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Urgent Action Needed to Address Growing Costs, Stakes From Political Impasse over U.S. Nuclear Waste Management Program

WASHINGTON, DC, USA, March 8, 2017 / -- Citing growing costs to U.S. taxpayers in the billions of dollars and mounting collateral impacts on American nuclear energy, the U.S. Nuclear Infrastructure Council (USNIC) called for decisive, swift and tangible action by the Congress, the Trump Administration and the U.S. Department of Energy (DOE) under Energy Secretary Perry to enact a comprehensive program for used nuclear fuel and high-level waste storage including immediate steps to re-establish the DOE’s “vacated” Office of Civilian Radioactive Waste Management; re-engagement by the DOE in the ongoing NRC Yucca Mountain review; and enactment of supporting legislative provisions. The Council ( is the leading business consortium for new nuclear energy and promotion of the U.S. supply chain globally.

The omnibus recommendations also include consolidated interim storage solutions with an emphasis on existing private-sector initiatives although not as a substitute for a permanent geological repository; management and funding reform over the medium term; transportation planning and execution with maximum reliance on the private-sector; research, development and demonstration of backend technologies to optimize the fuel cycle; and incentives for host communities.

According to an issue brief prepared by the Council’s Backend Working Group, “the Nation’s nuclear waste management program stands at an impasse, largely due to universally recognized political reasons. As a result, there is no available disposal pathway for the Nation’s growing inventory of both commercial and defense used nuclear fuel and high-level waste. Currently, used fuel and high-level waste (HLW) from both commercial and defense activities remain in safe storage at 121 sites in 39 states. U.S. spent fuel inventories now exceed 75,000 metric tons at 99 operating reactors and 14 shutdown sites. It has been more than 30 years since enactment of the Nuclear Waste Policy Act (NWPA); more than 18 years since the federal government failed to meet its statutory and contractual obligation to begin removing used fuel from nuclear energy reactor sites; more than eight years since the license application review process by the U.S. Nuclear Regulatory Commission (NRC) began; and more than six years since the Obama Administration defunded the repository program and vacated the Office of Civilian Radioactive Waste Management (OCRWM).

“This impasse is costing U.S. taxpayers billions of dollars. The current estimate of federal liabilities is approximately $25 billion and growing – an $11 billion increase since the Obama Administration first moved to terminate the Yucca Mountain project. In addition to these mounting costs, failure to bring closure to the backend of the nuclear fuel cycle adversely impacts nuclear energy as a vital component for reliable, affordable and clean electricity – and energy independence, jobs, exports and competitiveness. Some members of Congress have balked at funding new nuclear technology development based on the lack of a disposal pathway. For two years, after the U.S. Court of Appeals struck down its Waste Confidence Rule, the NRC placed a moratorium on new nuclear plant licenses and license renewals. Ten states have a ban or restrictions on the construction of new nuclear energy facilities in large part due to the lack of a disposition pathway for used fuel. Globally, as noted by former President Obama’s own Blue Ribbon Commission on America’s Nuclear Future (BRC), the continued stalemate is damaging America’s international standing on issues of nuclear safety, nonproliferation and security.”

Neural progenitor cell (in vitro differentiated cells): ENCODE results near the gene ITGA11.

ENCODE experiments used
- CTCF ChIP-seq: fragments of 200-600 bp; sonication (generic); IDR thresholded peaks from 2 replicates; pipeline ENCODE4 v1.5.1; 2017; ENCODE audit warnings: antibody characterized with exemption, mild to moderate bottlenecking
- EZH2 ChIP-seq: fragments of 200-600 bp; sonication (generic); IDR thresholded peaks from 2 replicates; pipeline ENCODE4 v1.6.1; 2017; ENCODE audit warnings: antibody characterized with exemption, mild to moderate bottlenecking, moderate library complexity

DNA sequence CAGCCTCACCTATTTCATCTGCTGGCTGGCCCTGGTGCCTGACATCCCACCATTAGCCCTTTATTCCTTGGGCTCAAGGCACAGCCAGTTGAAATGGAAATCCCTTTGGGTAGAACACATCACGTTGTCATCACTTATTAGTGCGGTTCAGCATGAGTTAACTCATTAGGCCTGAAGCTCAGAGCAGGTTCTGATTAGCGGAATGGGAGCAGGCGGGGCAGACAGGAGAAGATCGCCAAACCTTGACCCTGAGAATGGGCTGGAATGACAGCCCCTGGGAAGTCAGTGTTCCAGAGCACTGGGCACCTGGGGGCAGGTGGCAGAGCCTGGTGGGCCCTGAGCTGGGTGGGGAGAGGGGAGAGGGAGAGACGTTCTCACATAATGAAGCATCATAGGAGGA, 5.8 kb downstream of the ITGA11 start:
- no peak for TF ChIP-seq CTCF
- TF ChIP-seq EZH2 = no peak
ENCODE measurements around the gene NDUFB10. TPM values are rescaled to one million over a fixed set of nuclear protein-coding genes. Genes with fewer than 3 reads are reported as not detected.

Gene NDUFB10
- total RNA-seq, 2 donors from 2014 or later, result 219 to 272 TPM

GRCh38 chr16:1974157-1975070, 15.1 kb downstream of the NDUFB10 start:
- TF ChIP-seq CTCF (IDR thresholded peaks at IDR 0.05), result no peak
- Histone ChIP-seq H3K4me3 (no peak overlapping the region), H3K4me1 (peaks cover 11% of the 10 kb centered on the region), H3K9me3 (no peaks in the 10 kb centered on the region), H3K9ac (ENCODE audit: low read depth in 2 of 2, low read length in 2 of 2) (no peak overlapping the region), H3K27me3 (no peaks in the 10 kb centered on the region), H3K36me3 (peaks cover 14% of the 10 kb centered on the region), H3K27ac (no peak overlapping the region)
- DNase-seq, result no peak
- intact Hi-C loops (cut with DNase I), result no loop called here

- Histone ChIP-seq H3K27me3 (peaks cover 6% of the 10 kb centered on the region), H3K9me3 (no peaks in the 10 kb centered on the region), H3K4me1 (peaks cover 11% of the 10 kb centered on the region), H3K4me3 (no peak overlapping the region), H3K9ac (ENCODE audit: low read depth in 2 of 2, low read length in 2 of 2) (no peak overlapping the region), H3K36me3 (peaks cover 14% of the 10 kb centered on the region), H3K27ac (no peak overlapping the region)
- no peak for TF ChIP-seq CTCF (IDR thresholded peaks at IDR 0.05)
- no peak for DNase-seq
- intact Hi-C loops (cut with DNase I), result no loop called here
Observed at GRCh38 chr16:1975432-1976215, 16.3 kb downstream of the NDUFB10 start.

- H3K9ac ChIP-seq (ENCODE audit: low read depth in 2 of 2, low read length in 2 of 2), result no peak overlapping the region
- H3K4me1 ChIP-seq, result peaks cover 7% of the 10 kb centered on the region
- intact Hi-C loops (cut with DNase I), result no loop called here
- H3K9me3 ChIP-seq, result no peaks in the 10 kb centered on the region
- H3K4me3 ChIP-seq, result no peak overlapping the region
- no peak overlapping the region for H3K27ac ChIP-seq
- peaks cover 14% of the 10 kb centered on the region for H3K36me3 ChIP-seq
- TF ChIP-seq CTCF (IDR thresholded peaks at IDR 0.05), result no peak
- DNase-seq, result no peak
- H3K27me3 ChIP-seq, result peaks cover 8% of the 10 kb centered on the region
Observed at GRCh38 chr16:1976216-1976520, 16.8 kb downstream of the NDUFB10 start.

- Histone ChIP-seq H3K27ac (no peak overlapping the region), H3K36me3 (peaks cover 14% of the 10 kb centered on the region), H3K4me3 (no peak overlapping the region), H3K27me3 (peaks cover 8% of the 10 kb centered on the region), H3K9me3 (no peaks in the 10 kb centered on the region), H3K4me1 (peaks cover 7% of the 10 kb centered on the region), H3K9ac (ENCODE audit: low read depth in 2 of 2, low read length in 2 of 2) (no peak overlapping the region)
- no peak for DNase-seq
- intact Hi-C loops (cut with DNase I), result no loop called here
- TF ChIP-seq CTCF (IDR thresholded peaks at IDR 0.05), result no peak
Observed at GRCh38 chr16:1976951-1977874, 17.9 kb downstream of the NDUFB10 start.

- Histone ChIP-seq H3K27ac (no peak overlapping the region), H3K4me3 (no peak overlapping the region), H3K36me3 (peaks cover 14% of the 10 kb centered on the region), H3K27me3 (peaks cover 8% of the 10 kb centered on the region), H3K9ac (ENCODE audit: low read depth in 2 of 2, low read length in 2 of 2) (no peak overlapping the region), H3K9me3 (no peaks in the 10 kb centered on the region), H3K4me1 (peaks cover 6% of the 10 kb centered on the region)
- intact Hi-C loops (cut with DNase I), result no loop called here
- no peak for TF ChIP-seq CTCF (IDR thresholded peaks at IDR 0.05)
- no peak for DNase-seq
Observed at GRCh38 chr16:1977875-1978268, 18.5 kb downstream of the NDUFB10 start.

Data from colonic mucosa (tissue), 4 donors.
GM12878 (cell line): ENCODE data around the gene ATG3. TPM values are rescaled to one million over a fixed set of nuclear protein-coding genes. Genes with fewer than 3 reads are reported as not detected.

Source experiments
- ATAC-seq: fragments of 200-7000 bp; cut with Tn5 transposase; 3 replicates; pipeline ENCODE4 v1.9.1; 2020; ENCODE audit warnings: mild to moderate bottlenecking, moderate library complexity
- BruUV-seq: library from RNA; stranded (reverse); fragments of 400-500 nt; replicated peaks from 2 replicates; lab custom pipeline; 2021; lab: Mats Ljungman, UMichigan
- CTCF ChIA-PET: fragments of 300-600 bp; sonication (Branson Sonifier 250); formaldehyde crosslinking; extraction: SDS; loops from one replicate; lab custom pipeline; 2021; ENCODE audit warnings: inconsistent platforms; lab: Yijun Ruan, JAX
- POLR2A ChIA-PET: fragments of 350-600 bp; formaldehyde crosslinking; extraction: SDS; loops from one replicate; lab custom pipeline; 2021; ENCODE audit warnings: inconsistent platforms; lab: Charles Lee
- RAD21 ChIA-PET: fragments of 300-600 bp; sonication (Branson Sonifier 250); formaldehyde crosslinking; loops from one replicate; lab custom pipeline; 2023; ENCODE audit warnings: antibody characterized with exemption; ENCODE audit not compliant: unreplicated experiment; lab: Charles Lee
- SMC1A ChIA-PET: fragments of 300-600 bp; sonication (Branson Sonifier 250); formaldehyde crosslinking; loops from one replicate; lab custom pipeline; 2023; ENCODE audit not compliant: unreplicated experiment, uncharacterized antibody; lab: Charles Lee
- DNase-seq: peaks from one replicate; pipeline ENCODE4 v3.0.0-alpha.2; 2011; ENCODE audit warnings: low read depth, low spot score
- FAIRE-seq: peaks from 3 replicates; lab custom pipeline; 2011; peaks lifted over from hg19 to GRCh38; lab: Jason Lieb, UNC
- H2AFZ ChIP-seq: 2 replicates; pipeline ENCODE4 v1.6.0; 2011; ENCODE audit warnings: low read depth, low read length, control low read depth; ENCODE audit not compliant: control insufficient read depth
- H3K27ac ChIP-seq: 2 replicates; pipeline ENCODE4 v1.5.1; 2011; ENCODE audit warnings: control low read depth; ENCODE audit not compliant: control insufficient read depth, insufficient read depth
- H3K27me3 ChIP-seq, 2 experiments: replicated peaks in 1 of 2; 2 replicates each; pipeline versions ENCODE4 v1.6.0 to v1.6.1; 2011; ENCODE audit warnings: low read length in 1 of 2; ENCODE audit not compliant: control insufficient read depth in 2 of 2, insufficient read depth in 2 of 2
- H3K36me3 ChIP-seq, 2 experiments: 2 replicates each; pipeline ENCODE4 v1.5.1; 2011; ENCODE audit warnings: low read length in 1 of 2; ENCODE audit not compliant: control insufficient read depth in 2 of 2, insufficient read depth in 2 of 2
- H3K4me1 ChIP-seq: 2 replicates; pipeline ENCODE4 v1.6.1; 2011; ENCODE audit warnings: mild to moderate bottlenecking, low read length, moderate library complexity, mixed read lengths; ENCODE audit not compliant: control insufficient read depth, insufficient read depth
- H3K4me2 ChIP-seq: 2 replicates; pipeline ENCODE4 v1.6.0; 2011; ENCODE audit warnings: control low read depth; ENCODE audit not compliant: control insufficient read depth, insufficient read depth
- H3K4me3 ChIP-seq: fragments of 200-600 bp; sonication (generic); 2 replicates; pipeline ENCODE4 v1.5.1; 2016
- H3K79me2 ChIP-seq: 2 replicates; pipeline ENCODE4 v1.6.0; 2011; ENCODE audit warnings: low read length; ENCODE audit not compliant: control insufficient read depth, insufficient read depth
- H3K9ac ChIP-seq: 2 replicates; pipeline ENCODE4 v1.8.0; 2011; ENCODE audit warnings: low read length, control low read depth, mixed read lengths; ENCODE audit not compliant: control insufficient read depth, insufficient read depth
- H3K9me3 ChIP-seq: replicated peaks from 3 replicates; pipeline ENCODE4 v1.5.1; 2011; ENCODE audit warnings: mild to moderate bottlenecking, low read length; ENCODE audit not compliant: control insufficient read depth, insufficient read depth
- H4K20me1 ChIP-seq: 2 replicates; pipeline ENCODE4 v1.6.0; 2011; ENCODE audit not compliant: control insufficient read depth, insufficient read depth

The report concludes: “While the nuclear waste management program has been stymied for years in the executive and legislative branches of government, it cannot be allowed to remain so indefinitely… It is time for the new Administration to join with Congress and re-establish the Nation’s leadership role in the safe, peaceful and responsible use of nuclear energy.



- USNIC Backend Working Group Issue Brief

The USNIC Backend Working Group is a project of the U.S. Nuclear Infrastructure Council (, the leading business consortium for new nuclear energy and promotion of the U.S. supply chain globally. The views above represent a consensus of the USNIC’s Backend Working Group and the Council, but do not necessarily represent the specific views of individual member companies and organizations.

Caleb Ward
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